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Hanna's Town transports visitors back to 18th century situations

Westmoreland Historical Society - The Hanna's Tavern was reconstructed in 1974
<div style='float:right;width:100%;' align='right'><em>Westmoreland Historical Society</em></div>The Hanna's Tavern was reconstructed in 1974
Westnoreland Historical Societ - At Hanna's Towns Colonial Court Days re-enactors act out court cases.
<div style='float:right;width:100%;' align='right'><em>Westnoreland Historical Societ</em></div>At Hanna's Towns Colonial Court Days re-enactors act out court cases.

Hanna's Town events

Hanna's Tavern 40th Anniversary Celebration: 4:30 p.m. June 28. Admission: $25, $5 for children

Colonial Court Days: 11 a.m. and 2 p.m. June 28; 2 p.m. June 29. Admission: $5, $4 for children; guided tour is included

Details: 724-532-1935 or

By Emma Deihle
Wednesday, June 25, 2014, 9:01 p.m.

Ever wonder what it would be like to live in Western Pennsylvania in the 18th century? A visit to historic Hanna's Town is your chance to travel back in time and step into a world of petticoats, Conestoga wagons, civilian militias, even capital-court cases.

“One of Westmoreland County's best-kept secrets,” according to Westmoreland County Historical Society education coordination Joanna Moyar, Hanna's Town sits nestled in the hills outside Greensburg.

But rather than remain a secret, Moyar hopes this year's Colonial Court Days and the Hanna's Tavern 40th anniversary celebration will draw more visitors than ever before.

Founded in 1773, Hanna's Town served as the first English court west of the Allegheny Mountains. Hanna's Tavern was reincarnated in 1974 and opened to the public for tours, after the farmland was sold to the county in 1969 by the William Steel family, Moyar says. Unfortunately, no map of the town remains, so Moyar says reconstructors and the volunteer firefighters who aided in rebuilding had to rely heavily on archaeology and historical documents to recreate the site.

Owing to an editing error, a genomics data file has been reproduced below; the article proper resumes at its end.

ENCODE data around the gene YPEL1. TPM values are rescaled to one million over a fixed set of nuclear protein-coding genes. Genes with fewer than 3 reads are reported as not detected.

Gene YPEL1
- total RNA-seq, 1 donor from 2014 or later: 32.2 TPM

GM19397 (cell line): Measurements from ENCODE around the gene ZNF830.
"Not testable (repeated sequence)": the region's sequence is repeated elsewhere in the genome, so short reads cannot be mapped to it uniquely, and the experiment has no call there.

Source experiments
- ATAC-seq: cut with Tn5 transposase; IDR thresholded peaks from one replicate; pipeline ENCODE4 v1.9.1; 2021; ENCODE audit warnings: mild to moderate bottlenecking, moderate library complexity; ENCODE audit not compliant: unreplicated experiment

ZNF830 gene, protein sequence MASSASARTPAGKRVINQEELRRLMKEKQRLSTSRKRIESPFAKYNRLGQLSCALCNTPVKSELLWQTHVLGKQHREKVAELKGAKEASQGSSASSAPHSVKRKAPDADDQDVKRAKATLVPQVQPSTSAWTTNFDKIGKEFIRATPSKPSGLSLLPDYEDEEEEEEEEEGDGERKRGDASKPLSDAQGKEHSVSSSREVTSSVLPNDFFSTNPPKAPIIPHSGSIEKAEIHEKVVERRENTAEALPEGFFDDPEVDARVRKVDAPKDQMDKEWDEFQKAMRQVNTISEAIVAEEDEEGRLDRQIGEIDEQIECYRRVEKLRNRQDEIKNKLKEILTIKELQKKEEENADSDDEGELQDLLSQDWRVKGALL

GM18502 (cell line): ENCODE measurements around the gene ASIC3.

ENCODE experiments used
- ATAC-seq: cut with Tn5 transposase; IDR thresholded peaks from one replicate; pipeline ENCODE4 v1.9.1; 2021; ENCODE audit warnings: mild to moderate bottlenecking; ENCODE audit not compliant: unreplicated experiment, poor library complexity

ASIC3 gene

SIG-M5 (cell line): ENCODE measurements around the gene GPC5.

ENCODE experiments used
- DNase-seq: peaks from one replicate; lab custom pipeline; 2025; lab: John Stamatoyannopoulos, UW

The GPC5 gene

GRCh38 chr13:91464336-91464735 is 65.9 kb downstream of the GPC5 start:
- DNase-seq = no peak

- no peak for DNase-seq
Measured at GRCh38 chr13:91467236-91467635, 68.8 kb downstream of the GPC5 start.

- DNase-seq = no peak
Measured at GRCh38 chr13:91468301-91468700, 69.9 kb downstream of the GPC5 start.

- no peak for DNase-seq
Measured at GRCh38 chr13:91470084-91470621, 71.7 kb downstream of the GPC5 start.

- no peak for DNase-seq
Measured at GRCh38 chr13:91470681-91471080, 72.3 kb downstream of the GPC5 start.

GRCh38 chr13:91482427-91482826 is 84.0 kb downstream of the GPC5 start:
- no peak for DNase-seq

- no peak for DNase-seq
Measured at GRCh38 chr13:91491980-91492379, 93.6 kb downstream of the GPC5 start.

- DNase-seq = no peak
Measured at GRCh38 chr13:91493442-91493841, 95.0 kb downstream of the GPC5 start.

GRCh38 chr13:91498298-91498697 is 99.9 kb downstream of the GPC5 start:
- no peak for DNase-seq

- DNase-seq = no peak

Guests will see the fruits of the rebuilders' labor at the 40th anniversary celebration June 28, which will include a guided tour of the tavern, views of the Proctor's Militia encampment, period music and dance and a barbecue picnic after the site closes at 4:30 p.m.

But the frontier fun doesn't end there. On June 28 and 29, visitors also will have to the opportunity to watch re-enactments of colonial-era, Revolutionary War-era life and recreations of early republic court cases that would have been tried there.

Among the cases are an indentured servant girl accused of stealing clothing and allegations against a town horse thief. Participants will see what consequences criminals of the 1700s would have faced.

This year's event will also feature a new capital case involving a Native American man accused of murder.

“Re-enactors strive to be as accurate as possible,” Moyar says. But in order to be accurate, the Historical Society has to spend a proper penny, or two.

“It's a very expensive hobby,” Moyar says, laughing. “But, if you're trying to portray an era and a certain class of person during that period, you want to be authentic.”

Don't miss Hanna's Town Antiques and Collectibles Markets every second Sunday of the month and the upcoming Family Friday program titled “Drums of Native Sisters” on July 19.

Emma Deihle is a staff writer for Trib Total Media. She can be reached at 412-380-8513 or

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